Euro Exchange Rate In Bolivia

The euro traded at closing at 7.41 bolivianos on average, which implied a change of 1.4% compared to the 7.31 bolivianos on average of the previous day.

Taking into account the last seven days, the euro marks an increase of 1.81%, so that in year-on-year terms it still maintains a rise of 1.26%.

Regarding the past days, it interrupted the flat streak of market prices of the last two days. The volatility referring to the last week was notoriously lower than that accumulated in the last year, showing itself as a value with fewer changes than what the general trend indicates in recent dates. The challenges of the Bolivian

The Bolivian has been the legal currency of Bolivia since 1987 and is divided into 100 cents. In the past, the Bolivian peso was used but it was replaced. The Central Bank of Bolivia is the body in charge of regulating the issuance of currency.

Coins are currently in circulation. In 1988, one boliviano was equal to one US dollar.

As for the creation, the Bolivian currency stopped its minting and printing during the colonial era due to a lack of political interest, which would eventually cause the coins and bills to be created abroad due to the low cost that this implies. In 2013 they were still manufactured in countries such as the United Kingdom, France and Chile.

Regarding the economy, in 2014 Bolivia resorted to high public spending and growing internal credit to maintain its growth, but these decisions resulted in an increase in public debt and a reduction in international reserves.

As in other countries, the coronavirus pandemic severely affected Bolivia’s economy, although inflation was not as high as in other Latin American nations.

Bolivia Stood Out For Having a Lower Inflation Rate

In 2022 Bolivia stood out for having a lower inflation rate than its neighboring countries, due to a response to subsidies on fuel prices and the fixed exchange rate of the dollar with respect to the local currency; however, it has had to face a loss of international reserves and increased indebtedness.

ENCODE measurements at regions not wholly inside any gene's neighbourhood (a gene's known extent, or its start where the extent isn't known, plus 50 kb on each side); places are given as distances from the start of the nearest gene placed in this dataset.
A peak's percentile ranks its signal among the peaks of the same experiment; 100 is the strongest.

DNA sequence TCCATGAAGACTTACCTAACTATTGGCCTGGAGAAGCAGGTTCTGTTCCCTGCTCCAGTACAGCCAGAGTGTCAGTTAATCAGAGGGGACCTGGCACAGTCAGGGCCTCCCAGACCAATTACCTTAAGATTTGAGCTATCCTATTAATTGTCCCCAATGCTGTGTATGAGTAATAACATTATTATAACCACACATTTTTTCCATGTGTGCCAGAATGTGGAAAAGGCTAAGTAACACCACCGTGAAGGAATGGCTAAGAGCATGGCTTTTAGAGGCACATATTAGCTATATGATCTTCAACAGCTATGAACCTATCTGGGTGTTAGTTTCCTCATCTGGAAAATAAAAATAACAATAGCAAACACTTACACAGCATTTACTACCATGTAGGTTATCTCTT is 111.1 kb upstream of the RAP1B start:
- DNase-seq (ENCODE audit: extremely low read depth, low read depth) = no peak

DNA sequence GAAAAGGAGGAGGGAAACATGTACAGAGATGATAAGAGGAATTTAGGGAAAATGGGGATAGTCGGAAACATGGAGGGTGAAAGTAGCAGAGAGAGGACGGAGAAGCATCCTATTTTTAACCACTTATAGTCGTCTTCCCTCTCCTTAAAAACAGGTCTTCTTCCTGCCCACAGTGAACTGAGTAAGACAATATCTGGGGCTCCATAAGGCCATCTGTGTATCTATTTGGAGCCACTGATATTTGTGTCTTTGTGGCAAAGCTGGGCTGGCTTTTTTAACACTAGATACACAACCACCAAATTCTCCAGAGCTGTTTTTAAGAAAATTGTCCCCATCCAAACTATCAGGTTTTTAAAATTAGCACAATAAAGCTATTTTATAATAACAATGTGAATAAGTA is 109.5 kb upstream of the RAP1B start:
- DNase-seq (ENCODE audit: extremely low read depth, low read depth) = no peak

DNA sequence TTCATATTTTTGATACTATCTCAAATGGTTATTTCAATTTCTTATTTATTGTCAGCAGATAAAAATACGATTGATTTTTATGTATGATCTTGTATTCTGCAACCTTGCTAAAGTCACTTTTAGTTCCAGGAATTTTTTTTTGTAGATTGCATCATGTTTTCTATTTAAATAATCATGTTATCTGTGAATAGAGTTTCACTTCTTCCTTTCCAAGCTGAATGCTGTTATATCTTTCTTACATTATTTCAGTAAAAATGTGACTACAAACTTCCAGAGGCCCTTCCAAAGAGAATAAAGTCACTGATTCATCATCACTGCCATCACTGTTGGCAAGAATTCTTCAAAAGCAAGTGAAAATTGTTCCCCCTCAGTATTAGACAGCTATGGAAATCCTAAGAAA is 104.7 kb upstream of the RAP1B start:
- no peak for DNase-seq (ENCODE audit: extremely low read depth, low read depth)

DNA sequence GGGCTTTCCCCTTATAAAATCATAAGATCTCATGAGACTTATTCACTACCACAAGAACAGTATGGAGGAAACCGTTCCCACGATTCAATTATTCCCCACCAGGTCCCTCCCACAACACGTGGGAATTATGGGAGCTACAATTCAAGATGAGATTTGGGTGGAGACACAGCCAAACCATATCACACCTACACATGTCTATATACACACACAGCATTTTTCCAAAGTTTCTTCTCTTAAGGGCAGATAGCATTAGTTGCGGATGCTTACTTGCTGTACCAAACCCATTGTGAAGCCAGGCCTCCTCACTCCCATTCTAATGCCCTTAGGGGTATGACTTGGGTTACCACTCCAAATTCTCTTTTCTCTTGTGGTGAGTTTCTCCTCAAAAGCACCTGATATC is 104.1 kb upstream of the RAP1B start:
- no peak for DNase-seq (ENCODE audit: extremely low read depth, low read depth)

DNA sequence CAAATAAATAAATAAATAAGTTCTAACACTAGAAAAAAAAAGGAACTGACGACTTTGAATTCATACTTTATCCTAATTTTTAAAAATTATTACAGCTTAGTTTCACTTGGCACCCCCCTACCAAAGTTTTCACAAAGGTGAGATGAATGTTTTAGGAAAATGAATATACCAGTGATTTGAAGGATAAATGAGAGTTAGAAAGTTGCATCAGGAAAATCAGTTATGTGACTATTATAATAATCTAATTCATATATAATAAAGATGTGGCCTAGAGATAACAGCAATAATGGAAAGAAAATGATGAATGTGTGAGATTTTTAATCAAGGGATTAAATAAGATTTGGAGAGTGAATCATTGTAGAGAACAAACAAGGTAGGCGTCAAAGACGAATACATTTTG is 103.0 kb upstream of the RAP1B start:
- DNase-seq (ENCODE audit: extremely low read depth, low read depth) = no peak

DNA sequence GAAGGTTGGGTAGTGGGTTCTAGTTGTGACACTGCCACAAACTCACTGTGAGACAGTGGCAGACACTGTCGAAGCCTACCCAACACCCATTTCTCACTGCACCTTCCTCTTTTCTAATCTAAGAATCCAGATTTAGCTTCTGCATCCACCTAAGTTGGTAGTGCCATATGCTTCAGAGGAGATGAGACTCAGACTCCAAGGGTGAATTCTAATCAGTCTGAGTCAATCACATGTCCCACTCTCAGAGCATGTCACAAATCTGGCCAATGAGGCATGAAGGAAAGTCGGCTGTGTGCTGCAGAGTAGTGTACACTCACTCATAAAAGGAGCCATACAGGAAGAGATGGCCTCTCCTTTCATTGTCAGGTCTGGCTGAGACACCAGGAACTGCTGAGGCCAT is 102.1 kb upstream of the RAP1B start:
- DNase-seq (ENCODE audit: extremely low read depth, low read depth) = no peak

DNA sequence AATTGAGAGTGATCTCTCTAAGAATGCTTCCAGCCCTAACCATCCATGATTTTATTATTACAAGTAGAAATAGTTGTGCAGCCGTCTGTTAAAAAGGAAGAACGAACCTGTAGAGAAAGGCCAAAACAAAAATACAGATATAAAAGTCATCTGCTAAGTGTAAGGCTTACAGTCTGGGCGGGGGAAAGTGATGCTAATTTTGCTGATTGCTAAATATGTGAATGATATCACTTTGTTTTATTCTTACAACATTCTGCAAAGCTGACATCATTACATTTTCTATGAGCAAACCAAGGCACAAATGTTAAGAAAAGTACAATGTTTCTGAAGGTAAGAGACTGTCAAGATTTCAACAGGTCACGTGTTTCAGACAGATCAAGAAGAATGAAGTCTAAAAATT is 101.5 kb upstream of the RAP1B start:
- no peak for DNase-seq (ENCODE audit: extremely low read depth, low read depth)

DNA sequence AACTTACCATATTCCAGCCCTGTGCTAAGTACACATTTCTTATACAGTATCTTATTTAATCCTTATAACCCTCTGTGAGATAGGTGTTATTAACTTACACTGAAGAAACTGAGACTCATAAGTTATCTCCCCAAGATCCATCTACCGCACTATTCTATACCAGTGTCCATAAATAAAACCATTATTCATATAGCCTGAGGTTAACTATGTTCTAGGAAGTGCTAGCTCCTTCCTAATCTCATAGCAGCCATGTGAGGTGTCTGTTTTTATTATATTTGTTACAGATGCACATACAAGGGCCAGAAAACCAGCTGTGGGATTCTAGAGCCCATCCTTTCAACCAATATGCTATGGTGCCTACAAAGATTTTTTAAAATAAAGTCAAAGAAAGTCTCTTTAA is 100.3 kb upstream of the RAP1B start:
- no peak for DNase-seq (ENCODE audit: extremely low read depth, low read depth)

Bolivia is also facing global efforts to move to clean energy, so these conditions will push one of the biggest gas-exporting countries to look for alternatives this year.

The latest forecast made by the Economic Commission for Latin America and the Caribbean (Cepal) at the end of last year, by 2023 a setback or exhaustion of the rebound effect in the recovery is expected.

For this year, only 1.3% growth is expected for the region, as a result of restrictive monetary policies, greater limitations on fiscal spending, lower levels of consumption and investment, little capacity to contain inflation, and more.

According to ECLAC forecasts, Mexico would have a growth of 1.1% by 2023.

These will be the estimated growths for these South American nations in 2023: Argentina (1%), Bolivia (3%), Brazil (1%); Chile (-0.9); Colombia (1.9%); Ecuador (2%); Paraguay (4%); Peru (2.2%); Uruguay (3%); Venezuela (5%).

For the area of Central America there are: Costa Rica (2.8%), Cuba (1.8%); El Salvador (1.9%); Guatemala (3.3%); Haiti (0%); Honduras (3.3%); Nicaragua (2.1%); Panama (4.2%); and the Dominican Republic (4.7%).

With regard to the Caribbean region, the following growth is expected: Antigua and Barbuda (7.8%); Bahamas (4.1%); Barbados (3.5%); Belize (2.0); Dominican (3.5%); Grenada (3.6%); Jamaican (3%); Saint Vincent and the Grenadines (3.7%); Saint Lucia (5.9%); Suriname (2.4%); Trinidad and Tobago (2%).

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